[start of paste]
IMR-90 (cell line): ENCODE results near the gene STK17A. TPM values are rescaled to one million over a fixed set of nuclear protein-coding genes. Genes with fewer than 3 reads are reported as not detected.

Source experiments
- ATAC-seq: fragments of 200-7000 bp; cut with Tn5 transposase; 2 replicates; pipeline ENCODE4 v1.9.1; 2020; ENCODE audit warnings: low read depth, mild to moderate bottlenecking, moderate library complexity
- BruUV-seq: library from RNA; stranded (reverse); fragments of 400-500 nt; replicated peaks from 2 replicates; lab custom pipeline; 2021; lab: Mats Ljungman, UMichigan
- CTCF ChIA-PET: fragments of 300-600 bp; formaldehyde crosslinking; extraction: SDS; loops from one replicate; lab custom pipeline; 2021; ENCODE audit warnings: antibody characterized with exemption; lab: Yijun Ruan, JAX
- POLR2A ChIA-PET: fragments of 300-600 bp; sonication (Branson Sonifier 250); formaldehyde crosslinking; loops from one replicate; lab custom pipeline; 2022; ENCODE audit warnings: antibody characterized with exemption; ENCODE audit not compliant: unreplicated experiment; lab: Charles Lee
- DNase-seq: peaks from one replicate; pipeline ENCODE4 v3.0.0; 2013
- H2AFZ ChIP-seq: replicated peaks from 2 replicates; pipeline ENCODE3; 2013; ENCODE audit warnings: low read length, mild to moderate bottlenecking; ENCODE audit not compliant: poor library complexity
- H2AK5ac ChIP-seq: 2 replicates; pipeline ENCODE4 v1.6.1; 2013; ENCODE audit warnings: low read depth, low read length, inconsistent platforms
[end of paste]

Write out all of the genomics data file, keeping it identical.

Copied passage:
IMR-90 (cell line): ENCODE results near the gene STK17A. TPM values are rescaled to one million over a fixed set of nuclear protein-coding genes. Genes with fewer than 3 reads are reported as not detected.

Source experiments
- ATAC-seq: fragments of 200-7000 bp; cut with Tn5 transposase; 2 replicates; pipeline ENCODE4 v1.9.1; 2020; ENCODE audit warnings: low read depth, mild to moderate bottlenecking, moderate library complexity
- BruUV-seq: library from RNA; stranded (reverse); fragments of 400-500 nt; replicated peaks from 2 replicates; lab custom pipeline; 2021; lab: Mats Ljungman, UMichigan
- CTCF ChIA-PET: fragments of 300-600 bp; formaldehyde crosslinking; extraction: SDS; loops from one replicate; lab custom pipeline; 2021; ENCODE audit warnings: antibody characterized with exemption; lab: Yijun Ruan, JAX
- POLR2A ChIA-PET: fragments of 300-600 bp; sonication (Branson Sonifier 250); formaldehyde crosslinking; loops from one replicate; lab custom pipeline; 2022; ENCODE audit warnings: antibody characterized with exemption; ENCODE audit not compliant: unreplicated experiment; lab: Charles Lee
- DNase-seq: peaks from one replicate; pipeline ENCODE4 v3.0.0; 2013
- H2AFZ ChIP-seq: replicated peaks from 2 replicates; pipeline ENCODE3; 2013; ENCODE audit warnings: low read length, mild to moderate bottlenecking; ENCODE audit not compliant: poor library complexity
- H2AK5ac ChIP-seq: 2 replicates; pipeline ENCODE4 v1.6.1; 2013; ENCODE audit warnings: low read depth, low read length, inconsistent platforms